So the question is, "When is a rejection not a rejection?"
If you're a writer looking to get published, let's face it, YOU WILL BE REJECTED.
So I repeat, "When is a rejection not a rejection?"
It's all subjective. "No" is still a no, except when it's followed by "but." (No, this is not
making you the butt of a joke or any other such fodder...)
Say you submit to Publisher X and you get a response of "Sorry, your work does not fit with the market we sell to."
Well, hey, yes, they said no to your work, but they didn't say your writing is unmarketable. Matter of fact they didn't say anything at all about your writing. It's just not a fit for them.
So the first thing any writer has to do is target the market they are going to try to sell to. (Well, okay, maybe second. Either you have to write your story first, or your synopsis, or at least have an idea of what your story is.) Because if you're going to write a historical story in space, for instance, I think you're going to find very few markets for it. (Perhaps you ought to consider self-publishing?)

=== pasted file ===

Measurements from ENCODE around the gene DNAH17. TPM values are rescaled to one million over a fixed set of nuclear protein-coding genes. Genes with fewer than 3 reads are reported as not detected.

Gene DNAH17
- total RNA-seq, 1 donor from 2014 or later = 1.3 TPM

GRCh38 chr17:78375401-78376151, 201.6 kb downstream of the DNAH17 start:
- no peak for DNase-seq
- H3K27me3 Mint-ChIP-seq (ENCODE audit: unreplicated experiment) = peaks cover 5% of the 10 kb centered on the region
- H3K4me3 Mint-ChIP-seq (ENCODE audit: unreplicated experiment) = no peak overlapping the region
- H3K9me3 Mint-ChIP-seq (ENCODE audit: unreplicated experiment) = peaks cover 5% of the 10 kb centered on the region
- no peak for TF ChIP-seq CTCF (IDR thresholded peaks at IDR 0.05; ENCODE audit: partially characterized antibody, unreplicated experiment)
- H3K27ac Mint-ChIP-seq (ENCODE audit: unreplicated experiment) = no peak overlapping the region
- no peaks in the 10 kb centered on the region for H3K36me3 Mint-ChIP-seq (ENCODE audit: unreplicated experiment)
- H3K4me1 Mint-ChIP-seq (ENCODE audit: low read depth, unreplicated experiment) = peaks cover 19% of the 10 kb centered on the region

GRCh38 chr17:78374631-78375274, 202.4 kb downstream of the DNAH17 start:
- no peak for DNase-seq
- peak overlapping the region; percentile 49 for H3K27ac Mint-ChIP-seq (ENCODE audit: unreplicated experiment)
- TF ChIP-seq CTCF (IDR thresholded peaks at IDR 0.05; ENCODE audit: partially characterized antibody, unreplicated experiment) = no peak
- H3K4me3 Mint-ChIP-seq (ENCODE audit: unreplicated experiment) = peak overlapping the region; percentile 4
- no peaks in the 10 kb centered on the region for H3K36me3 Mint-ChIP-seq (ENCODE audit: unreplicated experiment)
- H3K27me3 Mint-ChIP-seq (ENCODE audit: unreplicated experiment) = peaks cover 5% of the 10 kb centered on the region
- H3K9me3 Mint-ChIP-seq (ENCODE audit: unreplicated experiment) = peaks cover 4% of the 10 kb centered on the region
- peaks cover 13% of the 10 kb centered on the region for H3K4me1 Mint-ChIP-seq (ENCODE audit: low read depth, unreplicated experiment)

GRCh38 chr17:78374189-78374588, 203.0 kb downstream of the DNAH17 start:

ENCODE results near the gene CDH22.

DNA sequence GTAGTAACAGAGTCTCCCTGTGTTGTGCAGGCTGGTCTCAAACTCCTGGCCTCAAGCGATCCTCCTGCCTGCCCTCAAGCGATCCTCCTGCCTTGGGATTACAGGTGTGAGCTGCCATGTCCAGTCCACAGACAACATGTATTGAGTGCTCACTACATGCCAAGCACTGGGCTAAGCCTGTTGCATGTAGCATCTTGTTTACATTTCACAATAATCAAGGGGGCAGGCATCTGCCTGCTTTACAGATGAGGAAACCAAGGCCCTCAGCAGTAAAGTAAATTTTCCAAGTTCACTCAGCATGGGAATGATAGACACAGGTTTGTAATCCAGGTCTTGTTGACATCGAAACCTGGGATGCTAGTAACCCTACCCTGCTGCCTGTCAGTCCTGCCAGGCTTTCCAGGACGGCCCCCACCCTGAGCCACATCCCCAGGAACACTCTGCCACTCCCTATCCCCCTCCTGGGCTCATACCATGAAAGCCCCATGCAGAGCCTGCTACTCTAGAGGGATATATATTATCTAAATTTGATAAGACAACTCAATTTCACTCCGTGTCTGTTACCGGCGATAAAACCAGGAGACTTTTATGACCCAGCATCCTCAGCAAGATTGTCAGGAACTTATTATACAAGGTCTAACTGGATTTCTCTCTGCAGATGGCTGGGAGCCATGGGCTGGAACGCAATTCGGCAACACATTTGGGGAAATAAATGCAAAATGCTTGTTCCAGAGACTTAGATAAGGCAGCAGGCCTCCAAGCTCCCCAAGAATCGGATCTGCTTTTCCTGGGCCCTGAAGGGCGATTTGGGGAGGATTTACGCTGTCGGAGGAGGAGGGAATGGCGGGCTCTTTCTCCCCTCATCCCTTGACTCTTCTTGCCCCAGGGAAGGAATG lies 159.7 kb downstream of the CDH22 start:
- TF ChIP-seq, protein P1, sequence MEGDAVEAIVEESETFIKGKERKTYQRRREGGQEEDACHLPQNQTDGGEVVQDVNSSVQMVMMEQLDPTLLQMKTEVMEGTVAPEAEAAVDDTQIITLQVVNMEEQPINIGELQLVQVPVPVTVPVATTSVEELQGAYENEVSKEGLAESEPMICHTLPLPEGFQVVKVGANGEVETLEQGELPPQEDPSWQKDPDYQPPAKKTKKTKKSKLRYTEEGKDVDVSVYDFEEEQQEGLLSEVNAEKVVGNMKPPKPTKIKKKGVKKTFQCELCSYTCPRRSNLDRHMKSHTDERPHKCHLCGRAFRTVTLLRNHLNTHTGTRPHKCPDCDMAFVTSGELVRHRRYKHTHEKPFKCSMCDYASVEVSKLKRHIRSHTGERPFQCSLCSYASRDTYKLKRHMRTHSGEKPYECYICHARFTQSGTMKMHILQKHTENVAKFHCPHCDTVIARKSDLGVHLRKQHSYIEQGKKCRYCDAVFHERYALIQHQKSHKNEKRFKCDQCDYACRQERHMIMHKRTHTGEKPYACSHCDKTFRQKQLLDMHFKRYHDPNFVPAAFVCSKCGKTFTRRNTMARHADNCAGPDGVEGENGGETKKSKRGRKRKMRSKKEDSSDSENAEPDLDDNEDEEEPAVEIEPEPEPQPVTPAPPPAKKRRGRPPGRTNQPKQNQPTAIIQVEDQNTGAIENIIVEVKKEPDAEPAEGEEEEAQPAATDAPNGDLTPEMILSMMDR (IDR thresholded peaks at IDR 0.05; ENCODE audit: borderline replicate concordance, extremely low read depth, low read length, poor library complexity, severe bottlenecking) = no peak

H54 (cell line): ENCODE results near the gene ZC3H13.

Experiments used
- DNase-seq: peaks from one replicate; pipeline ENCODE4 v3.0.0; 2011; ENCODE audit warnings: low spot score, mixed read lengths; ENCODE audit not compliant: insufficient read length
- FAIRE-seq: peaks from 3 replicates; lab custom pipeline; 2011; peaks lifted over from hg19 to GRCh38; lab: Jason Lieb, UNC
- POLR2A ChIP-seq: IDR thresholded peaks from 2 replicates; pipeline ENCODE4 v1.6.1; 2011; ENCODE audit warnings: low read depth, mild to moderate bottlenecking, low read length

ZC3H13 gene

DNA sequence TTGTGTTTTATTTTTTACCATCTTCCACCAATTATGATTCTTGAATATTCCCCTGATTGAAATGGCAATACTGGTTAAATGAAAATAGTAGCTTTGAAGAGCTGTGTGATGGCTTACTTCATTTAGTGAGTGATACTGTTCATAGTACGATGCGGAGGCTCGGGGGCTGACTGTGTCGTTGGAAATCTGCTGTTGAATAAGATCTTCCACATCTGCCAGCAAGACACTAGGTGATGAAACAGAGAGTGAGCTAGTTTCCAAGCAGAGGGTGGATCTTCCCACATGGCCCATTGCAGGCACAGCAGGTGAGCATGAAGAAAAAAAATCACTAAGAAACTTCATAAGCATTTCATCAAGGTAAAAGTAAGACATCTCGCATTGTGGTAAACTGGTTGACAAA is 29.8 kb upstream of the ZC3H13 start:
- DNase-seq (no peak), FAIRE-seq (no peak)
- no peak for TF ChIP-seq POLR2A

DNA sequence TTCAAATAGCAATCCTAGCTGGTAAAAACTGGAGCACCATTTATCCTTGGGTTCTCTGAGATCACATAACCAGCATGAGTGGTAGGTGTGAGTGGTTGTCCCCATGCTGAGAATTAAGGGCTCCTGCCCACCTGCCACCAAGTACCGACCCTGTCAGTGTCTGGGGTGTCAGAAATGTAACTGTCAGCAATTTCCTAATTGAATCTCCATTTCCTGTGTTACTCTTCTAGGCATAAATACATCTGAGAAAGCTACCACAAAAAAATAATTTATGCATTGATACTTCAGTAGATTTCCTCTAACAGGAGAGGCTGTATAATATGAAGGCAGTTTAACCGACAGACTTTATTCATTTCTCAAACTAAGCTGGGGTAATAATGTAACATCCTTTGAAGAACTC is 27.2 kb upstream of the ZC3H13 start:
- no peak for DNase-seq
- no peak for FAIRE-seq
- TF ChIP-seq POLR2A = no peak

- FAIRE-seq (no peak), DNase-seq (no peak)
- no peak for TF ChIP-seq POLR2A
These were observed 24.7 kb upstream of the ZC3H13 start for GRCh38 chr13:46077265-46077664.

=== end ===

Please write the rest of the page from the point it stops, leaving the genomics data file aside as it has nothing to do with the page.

So let's say you've done your homework and you have a list of publishers that all handle exactly the type of story you write. And still you get a "Sorry, your story is not ready for publication, but..."
Ah, is not ready - THERE'S HOPE!
So your story is not ready YET but obviously they liked something and hopefully they will point you in the right direction. Watch for the next installment and I'll point out some of the biggest struggles writer's have.
And I'll bet you can probably name a few.
Until next time.